Morning thoughts (1)

Morning walks down Cathedral Drive had become routine; something I had to give myself a little push to keep doing, because the dogs needed a walk, and so did I. And because the touchstone, the turn-around point, was down that way. But my habit of touching it while saying a prayer was at risk of becoming an empty gesture, symptomatic of … what? An increasing old-age weariness settling in? the usual seasonal disorder? Mild depression, or more?

Something had to be done. This would never do: no way to end one’s life. Hadn’t I just messaged back a friend to offer a hopeful thought: not to despair, because “anything is always possible.”

I decided to refresh the morning walks by, in anticipation of that, taking my camera along to record an image of whatever thought-inspiring moment might appear. Then, post it here as the first of a daily series of ‘Morning thoughts.’

At the end of the long driveway I realized I had forgotten the camera. Just as well, I thought; after all, hadn’t we, my online friend and I, decided after just such a moment earlier this fall, that it was better not to ‘capture’ and thus diminish the wonder of it all.

And, of course, it happened again.

The sky above on this mid-November morning appeared to be well overcast. Heading north along Cathedral, the air was still. Young ash trees along the east side of the road stood bare and unmoving. A few small, red apples still clung on the branch of a wild apple tree. The dogs, with eager interest, savored a fresh scent, of deer, likely. In the low light of this cloudy morning, the moss on the touchstone had that luminous quality I have also noticed at dusk as the light is fading.

On the way back I plodded along, my eyes looking down on the gravel road. I Looked up, and then I saw it: just over the tree-line to the south-east, a narrow band of brighter sky; the rising sun not quite breaking through, but trying to.

I looked away for a moment, then back, to see the bright orb of the sun shining through; not entirely: its light was still somewhat filtered through thinner clouds. But there it was: brave sun on a cloudy day.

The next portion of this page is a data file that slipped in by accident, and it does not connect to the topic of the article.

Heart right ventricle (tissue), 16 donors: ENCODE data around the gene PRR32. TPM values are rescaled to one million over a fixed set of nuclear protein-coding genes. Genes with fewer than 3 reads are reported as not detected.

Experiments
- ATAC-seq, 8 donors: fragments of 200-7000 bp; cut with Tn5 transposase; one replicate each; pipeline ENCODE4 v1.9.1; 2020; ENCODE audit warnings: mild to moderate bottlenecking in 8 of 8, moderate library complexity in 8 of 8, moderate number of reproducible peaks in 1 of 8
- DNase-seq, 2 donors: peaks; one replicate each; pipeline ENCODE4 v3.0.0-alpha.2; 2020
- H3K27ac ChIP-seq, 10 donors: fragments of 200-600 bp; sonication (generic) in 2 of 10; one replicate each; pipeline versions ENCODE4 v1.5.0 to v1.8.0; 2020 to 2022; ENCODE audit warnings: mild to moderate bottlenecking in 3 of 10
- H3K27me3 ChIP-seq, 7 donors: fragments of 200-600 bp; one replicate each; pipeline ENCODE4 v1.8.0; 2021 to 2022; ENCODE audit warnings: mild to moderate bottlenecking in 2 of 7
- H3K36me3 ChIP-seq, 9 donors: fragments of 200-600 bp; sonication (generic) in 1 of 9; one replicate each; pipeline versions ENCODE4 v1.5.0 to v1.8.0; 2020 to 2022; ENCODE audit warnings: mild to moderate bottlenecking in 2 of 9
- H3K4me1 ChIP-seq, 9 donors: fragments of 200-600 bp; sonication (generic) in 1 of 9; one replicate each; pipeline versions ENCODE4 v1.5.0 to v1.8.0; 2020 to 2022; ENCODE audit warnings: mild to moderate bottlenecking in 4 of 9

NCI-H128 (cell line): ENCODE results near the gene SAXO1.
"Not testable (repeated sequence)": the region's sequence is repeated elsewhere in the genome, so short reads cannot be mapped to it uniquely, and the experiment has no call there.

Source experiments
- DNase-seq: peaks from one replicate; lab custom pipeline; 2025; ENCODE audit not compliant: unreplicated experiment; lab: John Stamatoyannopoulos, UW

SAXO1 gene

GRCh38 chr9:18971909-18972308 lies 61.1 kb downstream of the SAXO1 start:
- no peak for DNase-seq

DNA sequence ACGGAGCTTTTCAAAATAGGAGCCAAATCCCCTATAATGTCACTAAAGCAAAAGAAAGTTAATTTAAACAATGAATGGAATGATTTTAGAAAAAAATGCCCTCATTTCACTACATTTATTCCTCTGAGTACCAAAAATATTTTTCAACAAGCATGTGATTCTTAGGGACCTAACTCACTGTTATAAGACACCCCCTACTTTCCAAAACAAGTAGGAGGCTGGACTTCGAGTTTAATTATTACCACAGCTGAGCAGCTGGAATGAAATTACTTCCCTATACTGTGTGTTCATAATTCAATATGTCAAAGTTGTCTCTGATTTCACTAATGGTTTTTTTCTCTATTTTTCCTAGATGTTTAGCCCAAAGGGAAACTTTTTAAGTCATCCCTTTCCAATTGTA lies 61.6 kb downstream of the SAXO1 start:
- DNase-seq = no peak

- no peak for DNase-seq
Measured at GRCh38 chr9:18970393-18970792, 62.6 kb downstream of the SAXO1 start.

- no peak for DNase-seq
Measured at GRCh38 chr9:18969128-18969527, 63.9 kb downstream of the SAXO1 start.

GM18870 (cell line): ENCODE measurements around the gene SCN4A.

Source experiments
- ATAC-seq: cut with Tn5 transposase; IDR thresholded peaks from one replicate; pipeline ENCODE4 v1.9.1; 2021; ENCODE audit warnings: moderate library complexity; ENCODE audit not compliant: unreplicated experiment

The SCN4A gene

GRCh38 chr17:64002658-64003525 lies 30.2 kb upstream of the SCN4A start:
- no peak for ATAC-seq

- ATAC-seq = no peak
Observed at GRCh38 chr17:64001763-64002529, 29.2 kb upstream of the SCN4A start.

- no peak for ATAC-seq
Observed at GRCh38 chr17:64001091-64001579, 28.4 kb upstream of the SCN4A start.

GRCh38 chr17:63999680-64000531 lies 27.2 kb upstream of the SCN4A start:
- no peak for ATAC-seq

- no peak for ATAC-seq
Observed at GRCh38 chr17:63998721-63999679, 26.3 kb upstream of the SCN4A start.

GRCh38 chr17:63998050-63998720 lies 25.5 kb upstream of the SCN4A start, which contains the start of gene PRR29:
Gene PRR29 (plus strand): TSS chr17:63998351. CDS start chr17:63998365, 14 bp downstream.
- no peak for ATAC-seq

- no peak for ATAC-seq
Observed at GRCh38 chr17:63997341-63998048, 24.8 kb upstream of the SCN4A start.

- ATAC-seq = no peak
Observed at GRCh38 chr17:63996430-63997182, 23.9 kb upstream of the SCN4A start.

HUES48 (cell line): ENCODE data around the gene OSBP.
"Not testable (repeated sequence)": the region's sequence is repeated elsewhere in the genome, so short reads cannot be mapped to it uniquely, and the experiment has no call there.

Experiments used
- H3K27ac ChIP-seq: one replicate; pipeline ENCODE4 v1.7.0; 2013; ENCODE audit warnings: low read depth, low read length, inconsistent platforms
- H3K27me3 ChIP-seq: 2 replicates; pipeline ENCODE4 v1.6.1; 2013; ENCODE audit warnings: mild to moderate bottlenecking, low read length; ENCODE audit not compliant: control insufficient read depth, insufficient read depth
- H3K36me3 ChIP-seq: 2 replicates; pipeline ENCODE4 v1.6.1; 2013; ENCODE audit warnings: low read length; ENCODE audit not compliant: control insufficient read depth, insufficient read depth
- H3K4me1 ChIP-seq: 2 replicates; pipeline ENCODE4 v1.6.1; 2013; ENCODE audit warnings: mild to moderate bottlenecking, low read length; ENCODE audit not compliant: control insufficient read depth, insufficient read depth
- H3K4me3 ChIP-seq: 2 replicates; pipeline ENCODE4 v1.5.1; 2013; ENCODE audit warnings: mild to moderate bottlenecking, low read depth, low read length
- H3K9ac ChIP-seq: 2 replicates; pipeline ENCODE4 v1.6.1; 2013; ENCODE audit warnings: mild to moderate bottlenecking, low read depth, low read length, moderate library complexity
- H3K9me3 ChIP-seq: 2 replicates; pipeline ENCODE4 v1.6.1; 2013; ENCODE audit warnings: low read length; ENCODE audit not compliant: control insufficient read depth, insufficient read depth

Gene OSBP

I thought for a moment of having forgotten my camera, of maybe getting back to the house soon enough to hurry back with the camera but realized the moment would not last. And so it was.

Still, it was enough to lift the spirit. Let the day begin.

A winter blessing: not old after all

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Though it’s late in coming, there’s nothing like the onset of something that resembles a good, old-fashioned Canada winter to test the myths and realities of growing old.

Let’s just say I’ve reached a certain age, well beyond the date when I officially became a ‘senior,’ and became eligible for what’s still called here in Canada, “Old Age Security.”

It’s not that I mind the money. I’m far from being a rich man, financially, anyway. But there’s something fundamentally wrong with sticking the “old age” label on someone at 65, or older, or at all, when they’re not old, not really.

When I was 65, I was still a young man. I could still keep up, and more, with guys half my age. I was still going strong at 70, and even, well, older than that. It’s only been in the last year that I’ve finally had to face up to slowing down to the extent that it may, just may, be time to say, yeah, okay, “I guess I’m old.”

December and January were unusually easy months, as Canadian winters go here on the peninsula between Lake Huron and Georgian Bay. What happened to those lake-effect, ‘zero visibility,’ early-winter snow squalls? Well, it’s early February and they’re happening now, for the past couple of days, and forecast to keep happening into next week.

Just now, I look out my window and it’s coming down at a rate that could see another 10 to 15 centimeters, or more tonight.

And that means, again tomorrow morning it won’t be time to sit back and think about growing old: it will be time, like this morning, to rise to the occasion, fire up the tractor and the snowblower, clear my long, country driveway; then climb up on that too-old, home-built garage roof and finish clearing the snow off it so it won’t collapse under the weight. And then there’s that other, low-sloped roof I’m not all that secure about and would rather not take a chance and let the snow pile up. Better safe than sorry.

Actually, it’s more than safety; it’s survival. So many big and little things in secluded, rural living can turn into a big, survival problem if you don’t give them their due: a loose bolt on the snowblower tightened, chain and auger mechanisms greased; fresh gas for the generator in case of a power-outage; diesel fuel in reserve, a spare key for the tractor, and careful usage. They’re family, after all, Mr. Massey and now Mr. Massey Too.

I count it a blessing that winter and its challenges have arrived, and I am still up to meeting them.

Still not ‘old,’ not really.

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Tractor provides sage advice about enjoying life as a senior

A funny thing happened on the way back to the bush yesterday. Mr. Massey-Harris, the only submersible “22” model tractor still in good running order that I know of, suddenly stopped in his tracks and insisted he wasn’t going to go any further if I didn’t acknowledge that I was just about to become an elder and ceased being in negative denial about it.

Now, you may find it more than a little odd that I talk to my tractor. Some might say they’re not surprised; after all, that McNichol fella is a strange duck at the best of times.  Continue reading